In our religious culture, it is not uncommon that we tend to be extremely critical of our own efforts.
For some reason, we tell ourselves that if our children don’t serve a mission, don’t have an Ivy League or BYU degree, marriage and at least one child by twenty-four years old, we have failed as parents. That may be a bit of an exaggeration, but we do have a tendency to judge our family and personal righteousness by benchmarks instead of by spiritual standing and personal progress before the Lord.
I know that I am often guilty of overprotecting them and reminding them that they shouldn’t embarrass me. This is my problem. I have felt from time to time that as I prohibit them from making choices, they do not learn to choose, nor do they learn from natural consequences. I am inhibiting them from truly learning the meaning of the atonement of Jesus Christ when I make choices for them.
Balance is an important thing, however. Should I ignore the command to teach my child the gospel and let him or her loose to do as they please? No, definitely not. We can set boundaries and let our children make choices within those boundaries. We can talk about possible consequences beforehand when there is a choice to be made.
The answer given by the Prophet Joseph Smith when he was asked how he governed such a large body of people was, “I do not govern them at all. The Lord has revealed certain principles from the heavens by which we are to live in these latter days. The time is drawing near when the Lord is going to gather out His people from the wicked, and He is going to cut short His work in righteousness, and the principles which He has revealed I have taught to the people and they are trying to live according to them, and they control themselves.”1 In other words, “…teach them correct principles and they govern themselves.”1 This is the Lord’s method.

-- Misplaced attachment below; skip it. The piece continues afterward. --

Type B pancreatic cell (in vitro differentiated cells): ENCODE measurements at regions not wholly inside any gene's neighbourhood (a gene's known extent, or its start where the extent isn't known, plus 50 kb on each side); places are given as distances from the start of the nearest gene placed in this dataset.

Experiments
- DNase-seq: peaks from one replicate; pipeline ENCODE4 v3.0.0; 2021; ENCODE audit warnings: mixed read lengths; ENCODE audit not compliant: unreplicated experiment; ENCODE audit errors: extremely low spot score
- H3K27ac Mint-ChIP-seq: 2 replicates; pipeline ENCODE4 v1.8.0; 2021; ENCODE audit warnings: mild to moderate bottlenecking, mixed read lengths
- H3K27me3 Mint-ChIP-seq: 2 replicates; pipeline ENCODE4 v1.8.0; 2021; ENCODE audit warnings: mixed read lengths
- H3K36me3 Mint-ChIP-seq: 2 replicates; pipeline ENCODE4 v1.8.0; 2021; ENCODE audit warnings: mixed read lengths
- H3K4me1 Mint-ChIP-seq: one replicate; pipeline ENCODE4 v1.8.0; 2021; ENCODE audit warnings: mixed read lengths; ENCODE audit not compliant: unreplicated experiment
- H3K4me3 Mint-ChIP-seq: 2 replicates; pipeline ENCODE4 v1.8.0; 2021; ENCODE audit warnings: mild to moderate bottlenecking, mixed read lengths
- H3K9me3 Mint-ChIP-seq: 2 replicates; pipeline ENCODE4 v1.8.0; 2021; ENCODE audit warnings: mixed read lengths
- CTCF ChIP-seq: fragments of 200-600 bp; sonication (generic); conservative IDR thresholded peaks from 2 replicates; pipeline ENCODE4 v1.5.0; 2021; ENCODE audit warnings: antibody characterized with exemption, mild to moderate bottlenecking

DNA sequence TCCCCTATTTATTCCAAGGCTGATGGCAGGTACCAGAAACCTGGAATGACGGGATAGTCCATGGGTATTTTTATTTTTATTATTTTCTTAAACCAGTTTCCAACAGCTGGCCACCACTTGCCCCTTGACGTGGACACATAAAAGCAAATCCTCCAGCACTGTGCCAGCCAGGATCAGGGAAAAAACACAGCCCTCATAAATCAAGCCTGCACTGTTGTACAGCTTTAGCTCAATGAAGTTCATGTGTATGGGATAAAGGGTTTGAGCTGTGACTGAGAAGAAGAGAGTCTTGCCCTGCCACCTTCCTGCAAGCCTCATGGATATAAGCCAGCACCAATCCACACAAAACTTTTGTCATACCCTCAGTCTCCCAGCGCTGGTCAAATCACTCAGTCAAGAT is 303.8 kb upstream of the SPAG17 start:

It is our job as parents to teach those correct principles and teach them continuously. Even Nephi understood this. He recorded in 2 Nephi 25:26, “And we talk of Christ, we rejoice in Christ, we preach of Christ, we prophesy of Christ, and we write according to our prophecies, that our children may know to what source they may look for a remission of their sins.”
Stumble and Fall
Will they stumble? Yes. Will they learn for themselves that giving in to temptation only leads to sorrow? Yes. Will it be easy for them to refocus and repent? Probably not. It is then that our teachings become even more important. When our family members are broken and hurting, we need to be there to remind them that they are loved by us and especially by our Father in Heaven and Redeemer Jesus Christ. Gaining a testimony of the Savior’s atonement through the repentance process is one of the most personal and powerful experiences we go through because that is when we learn that the entire gospel is personal.
Enos, the son of a prophet, had to learn for himself at some point also. He said “Behold, I went to hunt beasts in the forests; and the words which I had often heard my father speak concerning eternal life, and the joy of the saints, sunk deep into my heart.” (Enos 1:3) The Spirit bore witness to Enos that what his father taught was true and it happened when he was ready to receive it, not when someone else thought he should be ready.
Let us never forget that sin or imperfection is part of mortality. That is the reason we needed our Savior to do what He did. He does not shame us for our mistakes but stands ready to welcome us into His loving arms, to draw on His mighty power to heal and close the gap that we created between ourselves and the Father. He stands ready for you and I and for every one of our children, no matter what.
- “Chapter 24: Leading in the Lord’s Way,” Teachings of Presidents of the Church: Joseph Smith(2011), 281–91